Trucking fuel expert reviews menu of alternatives

Fleet Owner recently spoke with CleanFuel USA founder Curtis Donaldson about the future of alternative fuels

In 1993, long before green was the preferred color for any industry, CleanFuel USA started providing environmentally friendly solutions, which today include E85, E10 and liquid propane (LPG) fuel-related products as well as offering an EPA- and CARB-certified liquid propane gas (LPG) engine, which the company retrofits to create a fully integrated system.

Fleet Owner recently spoke with company founder Curtis Donaldson about the future of alternative fuels:

FO: What was the impetus to create CleanFuel USA back in 1993?

Donaldson: I left ConocoPhillips, where I focused on alternative fuels, in 1992 to start this business. I wanted to make it easier for fleets to use alternative fuels, to make it more seamless. We began by making fuel dispensers for alternative fuels work more like conventional fuel dispensers. Today, we offer dispensers, a variety of alternative fuels, an LPG engine from Italy and an integration package for those engines.

FO: What makes you such a fan of propane?

Donaldson: Propane is actually the third most popular fuel after diesel and gasoline. It is also cheaper to purchase than either gasoline or diesel and users get a federal rebate at the pump of fifty cents per gallon. There is a propane surplus now, too; about 60%t of propane comes from natural gas and about 40% is a byproduct of the petroleum refining process.

Although it is not quite as efficient as diesel, we believe that it is a great medium-duty truck fuel and very good for flex-fuel vehicles, too. Fleets, such as metro fleets, that can fuel centrally are the real sweet spot when it comes to users.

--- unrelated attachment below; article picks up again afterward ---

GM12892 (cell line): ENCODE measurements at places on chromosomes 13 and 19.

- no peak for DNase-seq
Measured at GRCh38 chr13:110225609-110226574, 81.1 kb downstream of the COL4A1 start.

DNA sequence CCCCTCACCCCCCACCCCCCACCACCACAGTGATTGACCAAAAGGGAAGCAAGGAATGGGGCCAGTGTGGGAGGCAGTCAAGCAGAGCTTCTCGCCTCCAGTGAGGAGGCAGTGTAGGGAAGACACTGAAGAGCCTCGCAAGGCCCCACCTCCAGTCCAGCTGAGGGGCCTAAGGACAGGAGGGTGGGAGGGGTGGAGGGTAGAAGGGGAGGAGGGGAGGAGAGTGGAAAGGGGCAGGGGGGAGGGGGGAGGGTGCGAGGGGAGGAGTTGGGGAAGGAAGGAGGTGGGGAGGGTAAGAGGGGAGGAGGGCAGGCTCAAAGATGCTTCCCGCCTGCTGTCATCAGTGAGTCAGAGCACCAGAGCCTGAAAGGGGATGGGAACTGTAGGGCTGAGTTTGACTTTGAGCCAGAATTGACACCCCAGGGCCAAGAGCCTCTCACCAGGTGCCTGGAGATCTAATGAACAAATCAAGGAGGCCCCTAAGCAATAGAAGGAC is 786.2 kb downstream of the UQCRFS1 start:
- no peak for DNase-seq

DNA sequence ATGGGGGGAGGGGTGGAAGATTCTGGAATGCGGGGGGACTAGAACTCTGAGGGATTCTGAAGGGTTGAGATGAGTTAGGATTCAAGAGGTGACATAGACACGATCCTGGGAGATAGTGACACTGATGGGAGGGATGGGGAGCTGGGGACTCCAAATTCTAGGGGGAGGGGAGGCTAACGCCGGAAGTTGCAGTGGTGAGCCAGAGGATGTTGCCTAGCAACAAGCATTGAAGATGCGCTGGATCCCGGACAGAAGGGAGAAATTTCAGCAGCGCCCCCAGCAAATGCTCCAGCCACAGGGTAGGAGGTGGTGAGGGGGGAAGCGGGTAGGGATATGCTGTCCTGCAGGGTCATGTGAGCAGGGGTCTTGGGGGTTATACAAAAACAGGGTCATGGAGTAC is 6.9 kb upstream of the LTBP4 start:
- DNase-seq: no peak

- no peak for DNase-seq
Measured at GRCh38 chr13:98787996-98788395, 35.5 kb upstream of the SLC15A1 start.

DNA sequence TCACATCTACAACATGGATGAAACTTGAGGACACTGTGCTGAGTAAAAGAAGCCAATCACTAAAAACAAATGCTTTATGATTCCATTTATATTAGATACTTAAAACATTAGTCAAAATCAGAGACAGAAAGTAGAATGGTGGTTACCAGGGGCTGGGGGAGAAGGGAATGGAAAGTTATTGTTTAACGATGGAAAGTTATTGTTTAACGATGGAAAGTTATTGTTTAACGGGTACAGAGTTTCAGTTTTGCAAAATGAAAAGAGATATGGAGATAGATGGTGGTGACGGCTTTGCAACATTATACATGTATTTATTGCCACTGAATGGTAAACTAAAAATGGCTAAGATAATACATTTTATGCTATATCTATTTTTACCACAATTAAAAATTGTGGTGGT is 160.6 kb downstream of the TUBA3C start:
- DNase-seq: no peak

FO: Do you see propane as the solution for the future, then?

Donaldson: There really is no silver bullet when it comes to alternative fuels, at least not yet. We are betting on diversity here at CleanFuel. We believe it is going to take a menu of fuels to bridge us to the future, and no one really knows how long that bridge will be.

We have to start somewhere in offsetting the use of imported fossil fuels, and we have to start now. We can’t keep waiting for hydrogen and we can’t keep hopping from one panacea du jour to another. This time we have to do it, even if fuel prices stay low; they can’t stay low forever. If we could just replace 20% of our fossil fuel use that would be huge.

I’ve seen government try to force various fuels on us---CNG, LNG, E-85. We favor a more common-sense approach with realistic goals. We would like to see financial incentives to encourage fleets to use the alternative fuel [or non-fuel power source] that is the best for their own operations.

FO: do you believe hybrids and alternative fuels will converge at some point?

Donaldson: I do. In fact, it is happening already. We took a Saturn hybrid with a propane engine to a tradeshow recently, for instance, just to show people it can be done now.

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